Friday, April 26, 2013

Move Or Die

Greater density isn't helping low-income, native-born New Yorkers. The Center for an Urban Future unwittingly devised a natural experiment to test my migration hypothesis. I contend that talent churn, not greater density, drives city creativity and prosperity. The surprising findings:

New York City appears to be in a new golden age of entrepreneurship. In recent years, mid-career investment bankers, lawyers and media professionals have forged out on their own, opening everything from food trucks and restaurants to digital marketing agencies. Twenty-something college grads facing the worst job market in decades have turned to entrepreneurship in droves, establishing Internet start-ups, design firms and countless other new ventures. And immigrants from Washington Heights to Sheepshead Bay have continued to open food carts, franchises and other businesses at a rapid clip.

But amid the veritable start-up boom, some groups have fared better than others. Among those disproportionately left out of the new-economy bonanza are low-income, native-born New Yorkers, research released today by my organization, the Center for an Urban Future, shows.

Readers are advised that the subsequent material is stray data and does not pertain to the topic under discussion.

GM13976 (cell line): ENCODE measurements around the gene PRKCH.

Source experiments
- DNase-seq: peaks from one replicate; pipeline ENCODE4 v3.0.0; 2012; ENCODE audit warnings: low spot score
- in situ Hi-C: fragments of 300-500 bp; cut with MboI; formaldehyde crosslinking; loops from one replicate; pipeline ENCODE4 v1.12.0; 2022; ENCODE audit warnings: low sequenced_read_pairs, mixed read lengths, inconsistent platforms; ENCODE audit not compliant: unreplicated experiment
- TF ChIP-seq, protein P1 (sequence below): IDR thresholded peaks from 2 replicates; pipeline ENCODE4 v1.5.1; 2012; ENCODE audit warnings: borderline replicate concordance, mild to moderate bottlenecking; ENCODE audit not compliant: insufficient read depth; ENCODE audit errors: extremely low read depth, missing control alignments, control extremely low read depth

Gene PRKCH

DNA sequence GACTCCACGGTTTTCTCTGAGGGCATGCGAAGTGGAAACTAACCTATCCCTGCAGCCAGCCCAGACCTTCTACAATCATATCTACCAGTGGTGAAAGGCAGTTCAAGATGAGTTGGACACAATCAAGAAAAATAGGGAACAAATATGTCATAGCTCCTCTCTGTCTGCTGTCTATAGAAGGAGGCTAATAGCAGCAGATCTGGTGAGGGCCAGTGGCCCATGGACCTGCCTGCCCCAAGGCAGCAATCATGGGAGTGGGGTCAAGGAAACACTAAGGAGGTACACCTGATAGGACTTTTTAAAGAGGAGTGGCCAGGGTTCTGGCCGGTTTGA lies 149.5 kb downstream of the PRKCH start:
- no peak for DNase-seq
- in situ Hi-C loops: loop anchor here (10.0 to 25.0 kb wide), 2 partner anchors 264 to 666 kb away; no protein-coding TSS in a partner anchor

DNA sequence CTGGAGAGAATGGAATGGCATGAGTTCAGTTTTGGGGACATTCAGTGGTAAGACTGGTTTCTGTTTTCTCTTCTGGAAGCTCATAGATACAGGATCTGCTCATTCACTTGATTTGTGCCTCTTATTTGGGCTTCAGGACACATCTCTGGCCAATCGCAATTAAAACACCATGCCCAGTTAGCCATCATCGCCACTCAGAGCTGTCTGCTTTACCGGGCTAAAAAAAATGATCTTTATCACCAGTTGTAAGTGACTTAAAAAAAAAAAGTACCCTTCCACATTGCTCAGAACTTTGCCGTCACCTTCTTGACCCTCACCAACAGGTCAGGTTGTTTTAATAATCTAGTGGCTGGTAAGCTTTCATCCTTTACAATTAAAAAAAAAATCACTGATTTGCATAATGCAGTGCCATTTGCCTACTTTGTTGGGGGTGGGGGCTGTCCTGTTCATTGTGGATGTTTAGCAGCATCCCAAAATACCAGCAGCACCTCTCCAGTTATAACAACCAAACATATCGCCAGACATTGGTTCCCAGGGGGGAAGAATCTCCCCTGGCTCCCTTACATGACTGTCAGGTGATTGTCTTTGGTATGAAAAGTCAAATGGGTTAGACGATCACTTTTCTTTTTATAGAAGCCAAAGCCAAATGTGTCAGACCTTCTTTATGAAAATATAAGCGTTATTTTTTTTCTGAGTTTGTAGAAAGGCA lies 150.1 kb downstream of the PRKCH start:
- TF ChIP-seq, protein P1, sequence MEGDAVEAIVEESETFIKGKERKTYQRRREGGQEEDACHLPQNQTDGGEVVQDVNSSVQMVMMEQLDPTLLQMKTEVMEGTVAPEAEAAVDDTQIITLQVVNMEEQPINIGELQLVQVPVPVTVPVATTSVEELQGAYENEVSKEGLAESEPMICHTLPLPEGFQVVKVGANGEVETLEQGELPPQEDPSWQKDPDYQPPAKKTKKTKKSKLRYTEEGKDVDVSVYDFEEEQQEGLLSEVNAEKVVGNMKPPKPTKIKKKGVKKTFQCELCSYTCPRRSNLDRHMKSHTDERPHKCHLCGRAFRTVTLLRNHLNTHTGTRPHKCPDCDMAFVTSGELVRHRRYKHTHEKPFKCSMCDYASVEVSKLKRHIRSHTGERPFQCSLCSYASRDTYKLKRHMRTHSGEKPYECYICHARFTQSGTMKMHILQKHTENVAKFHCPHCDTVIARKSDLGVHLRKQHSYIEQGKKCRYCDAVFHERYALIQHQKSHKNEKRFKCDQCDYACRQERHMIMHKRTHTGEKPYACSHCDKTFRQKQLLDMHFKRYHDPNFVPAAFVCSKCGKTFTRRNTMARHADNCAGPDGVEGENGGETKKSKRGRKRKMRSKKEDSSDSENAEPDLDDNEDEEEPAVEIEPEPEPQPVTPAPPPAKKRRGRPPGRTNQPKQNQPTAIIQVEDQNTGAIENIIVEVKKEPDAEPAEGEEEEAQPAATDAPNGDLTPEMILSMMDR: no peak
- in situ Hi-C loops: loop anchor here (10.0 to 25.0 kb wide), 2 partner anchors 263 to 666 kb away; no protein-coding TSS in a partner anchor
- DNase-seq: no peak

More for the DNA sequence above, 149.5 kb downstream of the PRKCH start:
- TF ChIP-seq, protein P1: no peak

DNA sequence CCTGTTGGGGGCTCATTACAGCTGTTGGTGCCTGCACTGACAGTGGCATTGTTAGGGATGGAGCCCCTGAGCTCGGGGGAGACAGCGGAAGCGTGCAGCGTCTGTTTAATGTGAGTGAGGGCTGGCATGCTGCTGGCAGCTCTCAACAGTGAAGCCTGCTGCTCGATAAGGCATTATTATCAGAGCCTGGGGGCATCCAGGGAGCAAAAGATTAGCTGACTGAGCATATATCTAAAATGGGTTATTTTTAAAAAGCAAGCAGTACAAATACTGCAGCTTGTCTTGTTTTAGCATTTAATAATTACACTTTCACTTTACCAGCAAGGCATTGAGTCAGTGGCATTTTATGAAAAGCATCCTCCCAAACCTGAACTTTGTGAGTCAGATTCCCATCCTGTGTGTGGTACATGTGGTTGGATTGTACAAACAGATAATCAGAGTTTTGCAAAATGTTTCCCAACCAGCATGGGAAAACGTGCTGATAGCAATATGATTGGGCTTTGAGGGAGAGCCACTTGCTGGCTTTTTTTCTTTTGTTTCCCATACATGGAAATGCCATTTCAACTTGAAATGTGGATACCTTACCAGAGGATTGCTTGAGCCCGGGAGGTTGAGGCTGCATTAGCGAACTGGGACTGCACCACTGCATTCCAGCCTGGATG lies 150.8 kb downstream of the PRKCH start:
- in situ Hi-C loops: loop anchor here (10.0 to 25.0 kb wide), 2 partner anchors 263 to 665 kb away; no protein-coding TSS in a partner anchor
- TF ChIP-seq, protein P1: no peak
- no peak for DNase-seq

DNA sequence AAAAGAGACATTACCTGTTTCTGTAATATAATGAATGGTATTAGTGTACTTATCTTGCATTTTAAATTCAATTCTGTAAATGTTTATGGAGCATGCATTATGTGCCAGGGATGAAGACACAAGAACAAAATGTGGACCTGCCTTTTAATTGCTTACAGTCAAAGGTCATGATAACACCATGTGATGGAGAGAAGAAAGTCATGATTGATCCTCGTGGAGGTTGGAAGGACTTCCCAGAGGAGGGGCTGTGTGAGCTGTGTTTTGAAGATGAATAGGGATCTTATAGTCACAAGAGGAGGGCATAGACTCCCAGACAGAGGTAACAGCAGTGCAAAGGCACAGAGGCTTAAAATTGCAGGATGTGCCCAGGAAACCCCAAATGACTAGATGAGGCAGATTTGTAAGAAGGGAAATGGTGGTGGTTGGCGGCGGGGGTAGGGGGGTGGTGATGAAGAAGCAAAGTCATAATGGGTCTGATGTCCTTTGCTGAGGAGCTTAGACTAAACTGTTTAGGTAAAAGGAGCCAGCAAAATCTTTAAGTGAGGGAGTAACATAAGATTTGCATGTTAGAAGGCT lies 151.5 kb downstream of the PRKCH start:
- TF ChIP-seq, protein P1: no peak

Analyzing U.S. Census data, our researchers found that all 10 ZIP codes in the city with the lowest rates of self-employment have median incomes below $33,000, and in all but one the share of the native-born population exceeds the city average.

Emphasis added. Move or die. Immigrants are disproportionately entrepreneurial. Those who are stuck in a neighborhood tend to risk averse.

The neighborhoods with more churn (i.e. less native-born New Yorkers) are the places where the start-up magic happens.It is not a matter of financial capital or greater density. The issue is geographic mobility. Migrants are better problem solvers. They are more creative. Migration is economic development.

No comments: